More remote working and nonstandard work models: A poll by research consultancy Gartner showed that 48% of employees will likely work remotely at least part of the time. The research consultancy also found that 32% of businesses were replacing full time employees with contingent workers, which may be a good thing for flexible working schedules but could spell out disaster for workplace benefits. That having been said, the pandemic has tasked employers with caring for their employees mental and physical health and wellbeing like never before, a trend that could hopefully be extended to contractors and part-time workers.

Being a better employee: Digital & technology skills have moved even more into the spotlight as life moved online and businesses from all sectors scrambled to catch up, according to The Mandarin. That also means that skills in IT and security have become coveted by employers who want to be able to amend their digital infrastructure quickly and effectively. However, personality skills have also become an asset to any company, with employees that show skills in problem-solving, agility, resilience, critical thinking, and communication helping boost a workplace’s efficiency, innovation, and morale, says Silicon Republic.

Throwing the open office plan out the window: The ubiquitous model for collaborative working is a disaster for the spread of infectious diseases, and with more variants of covid-19 likely to develop in the future, the open plan office is a no no. Some employers have said they will stick to a rotational schedule, having no more than 60% of employees in at any one time, while others will set up “sneeze guards” in the form of plexiglass panes between cubicles and will work on improving air circulation. Team-wide meetings and office lunch buffets may be a thing of the past we’re afraid.

Expanded data collection for employee monitoring: The Gartner poll showed that 16% of businesses are already using tech to monitor their employees, asking them to clock in and out digitally or tracking computer usage and engagement. And while this all may seem a bit 1984, it’s a trend that’s likely to continue and amplify as remote working becomes the norm. Employee surveillance software shot up by more than 50% in the first few months of the pandemic, though 66% of workers said they would be uncomfortable with keyboard monitoring, 80% uncomfortable with camera monitoring, and 76% unhappy with electronic tracking in a survey conducted by a UK-based trade union.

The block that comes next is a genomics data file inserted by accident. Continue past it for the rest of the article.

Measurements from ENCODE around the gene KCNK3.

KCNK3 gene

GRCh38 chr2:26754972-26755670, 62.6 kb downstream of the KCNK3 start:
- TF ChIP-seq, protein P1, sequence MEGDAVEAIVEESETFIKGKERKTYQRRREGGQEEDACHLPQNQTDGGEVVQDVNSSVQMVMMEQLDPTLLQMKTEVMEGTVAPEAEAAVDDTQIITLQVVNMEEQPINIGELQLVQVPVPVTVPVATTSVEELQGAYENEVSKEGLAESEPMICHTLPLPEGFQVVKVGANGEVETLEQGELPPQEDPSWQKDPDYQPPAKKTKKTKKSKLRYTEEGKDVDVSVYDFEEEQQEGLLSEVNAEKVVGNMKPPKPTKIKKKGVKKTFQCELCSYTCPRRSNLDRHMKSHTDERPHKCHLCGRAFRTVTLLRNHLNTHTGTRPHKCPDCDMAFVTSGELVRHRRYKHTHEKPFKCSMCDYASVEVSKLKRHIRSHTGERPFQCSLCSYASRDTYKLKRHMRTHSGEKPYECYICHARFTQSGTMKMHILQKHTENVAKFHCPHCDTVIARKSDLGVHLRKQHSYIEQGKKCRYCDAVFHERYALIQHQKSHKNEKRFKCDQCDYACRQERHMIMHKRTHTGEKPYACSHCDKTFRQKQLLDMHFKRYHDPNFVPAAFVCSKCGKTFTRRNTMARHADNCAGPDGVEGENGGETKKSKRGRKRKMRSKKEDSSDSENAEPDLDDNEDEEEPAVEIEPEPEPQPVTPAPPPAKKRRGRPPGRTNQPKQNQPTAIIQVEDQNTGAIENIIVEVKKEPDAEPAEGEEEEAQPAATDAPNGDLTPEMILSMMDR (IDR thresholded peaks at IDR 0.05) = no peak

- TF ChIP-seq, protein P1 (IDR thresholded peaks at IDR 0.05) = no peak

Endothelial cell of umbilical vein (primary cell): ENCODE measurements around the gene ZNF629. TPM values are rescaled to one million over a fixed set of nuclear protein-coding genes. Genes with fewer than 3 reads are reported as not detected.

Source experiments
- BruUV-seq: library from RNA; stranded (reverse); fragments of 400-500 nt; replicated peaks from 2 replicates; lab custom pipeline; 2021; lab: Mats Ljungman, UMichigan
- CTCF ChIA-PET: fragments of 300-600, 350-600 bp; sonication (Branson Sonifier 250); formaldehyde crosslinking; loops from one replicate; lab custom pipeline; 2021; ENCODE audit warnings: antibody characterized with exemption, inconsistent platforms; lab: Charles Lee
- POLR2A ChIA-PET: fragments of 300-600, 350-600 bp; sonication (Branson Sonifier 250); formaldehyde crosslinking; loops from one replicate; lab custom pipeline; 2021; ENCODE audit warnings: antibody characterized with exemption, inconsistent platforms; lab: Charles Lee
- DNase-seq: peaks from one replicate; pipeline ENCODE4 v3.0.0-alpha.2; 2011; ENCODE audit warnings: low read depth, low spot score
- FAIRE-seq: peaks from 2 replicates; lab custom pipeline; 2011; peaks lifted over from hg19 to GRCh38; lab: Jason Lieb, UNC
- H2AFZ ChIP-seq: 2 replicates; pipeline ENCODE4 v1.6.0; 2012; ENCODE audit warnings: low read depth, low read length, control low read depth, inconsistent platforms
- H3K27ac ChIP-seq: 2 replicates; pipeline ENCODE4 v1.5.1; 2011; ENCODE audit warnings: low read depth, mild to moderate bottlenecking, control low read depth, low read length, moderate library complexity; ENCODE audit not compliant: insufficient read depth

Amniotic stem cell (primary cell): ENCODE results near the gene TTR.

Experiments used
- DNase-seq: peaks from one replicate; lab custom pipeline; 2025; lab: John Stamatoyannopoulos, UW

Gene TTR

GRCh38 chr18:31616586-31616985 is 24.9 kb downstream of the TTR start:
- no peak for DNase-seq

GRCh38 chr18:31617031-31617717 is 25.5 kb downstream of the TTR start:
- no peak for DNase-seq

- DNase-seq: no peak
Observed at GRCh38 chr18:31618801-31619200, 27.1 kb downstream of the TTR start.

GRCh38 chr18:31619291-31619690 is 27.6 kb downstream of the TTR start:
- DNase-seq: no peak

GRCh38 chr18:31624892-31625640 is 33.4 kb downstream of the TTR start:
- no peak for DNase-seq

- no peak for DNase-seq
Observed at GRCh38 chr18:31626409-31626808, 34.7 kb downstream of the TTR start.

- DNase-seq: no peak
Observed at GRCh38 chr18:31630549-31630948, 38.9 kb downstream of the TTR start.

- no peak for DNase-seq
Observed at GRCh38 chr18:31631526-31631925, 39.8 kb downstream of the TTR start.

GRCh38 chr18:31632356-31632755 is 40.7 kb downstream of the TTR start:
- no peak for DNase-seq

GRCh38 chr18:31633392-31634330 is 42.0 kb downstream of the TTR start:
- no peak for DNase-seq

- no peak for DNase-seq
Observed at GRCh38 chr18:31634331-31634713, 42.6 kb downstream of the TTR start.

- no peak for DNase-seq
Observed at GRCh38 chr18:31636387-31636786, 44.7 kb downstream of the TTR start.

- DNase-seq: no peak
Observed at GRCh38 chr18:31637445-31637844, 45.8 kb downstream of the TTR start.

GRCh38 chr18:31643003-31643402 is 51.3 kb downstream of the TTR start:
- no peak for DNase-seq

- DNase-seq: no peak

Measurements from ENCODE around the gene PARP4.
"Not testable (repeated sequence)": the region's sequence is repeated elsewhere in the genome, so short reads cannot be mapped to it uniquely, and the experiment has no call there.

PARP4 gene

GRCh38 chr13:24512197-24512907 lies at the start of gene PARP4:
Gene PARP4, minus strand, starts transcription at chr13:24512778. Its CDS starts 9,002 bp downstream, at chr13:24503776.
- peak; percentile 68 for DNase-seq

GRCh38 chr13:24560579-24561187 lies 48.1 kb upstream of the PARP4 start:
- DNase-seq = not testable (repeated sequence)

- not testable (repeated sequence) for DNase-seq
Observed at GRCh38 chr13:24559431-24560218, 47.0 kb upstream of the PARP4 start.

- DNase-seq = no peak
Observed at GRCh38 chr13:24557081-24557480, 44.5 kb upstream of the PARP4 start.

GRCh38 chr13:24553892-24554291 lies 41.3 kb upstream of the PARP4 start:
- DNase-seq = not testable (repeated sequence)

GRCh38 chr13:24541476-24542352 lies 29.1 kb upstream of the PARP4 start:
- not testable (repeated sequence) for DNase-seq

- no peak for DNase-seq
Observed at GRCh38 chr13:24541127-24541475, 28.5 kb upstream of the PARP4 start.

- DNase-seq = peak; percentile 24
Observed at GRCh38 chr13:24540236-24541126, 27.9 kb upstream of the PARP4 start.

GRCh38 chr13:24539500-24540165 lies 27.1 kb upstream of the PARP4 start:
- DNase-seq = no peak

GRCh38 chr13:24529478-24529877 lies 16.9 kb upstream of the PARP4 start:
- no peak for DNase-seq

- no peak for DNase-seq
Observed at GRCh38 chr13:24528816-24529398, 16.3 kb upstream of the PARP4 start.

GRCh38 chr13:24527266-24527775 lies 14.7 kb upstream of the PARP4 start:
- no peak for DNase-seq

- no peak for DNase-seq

Then again, do we actually want to go back to the office? From more time spent with family, to scrapping the morning commute, to greater flexibility and more time spent outdoors, there are more than a few benefits to remote working. A recent survey of more than 1.1k remote workers by The New York Times and Morning Consult found that 86% of those surveyed were happy working from home. Ultimately, the pandemic has imposed a rethinking of work-life balance that was long overdue, and maybe we won’t ever end up going into the office the way we used to. We’re certainly not complaining.

SOCIALIZE

A lot of us are trying to get back to the way things were before 2020, especially as it pertains to our social lives. But the longer covid-19 remains a threat, the longer we’ll need to stick to pandemic-related social tactics. Mass vaccination is our best shot (pun kind of intended) at restoring at least a semblance of pre-covid social life. “When the vaccine becomes available, get vaccinated,” top US virus expert Dr. Anthony Fauci said when asked by the Gray Lady if we’ll ever go to parties again.

Well, parties are one thing, but should you prepare to experience packs again? The National Geographic unpacks how there’s a widespread fear of (if not disdain for) crowds. It’s unclear how long this aversion will last, but many people are developing a new type of emotional response “of being really jittery or distressed” when in jammed or crowded settings. Whatever you do, please don’t go out chanting corona on New Year’s Eve (yes, we’re looking at you, Stanley Bridge).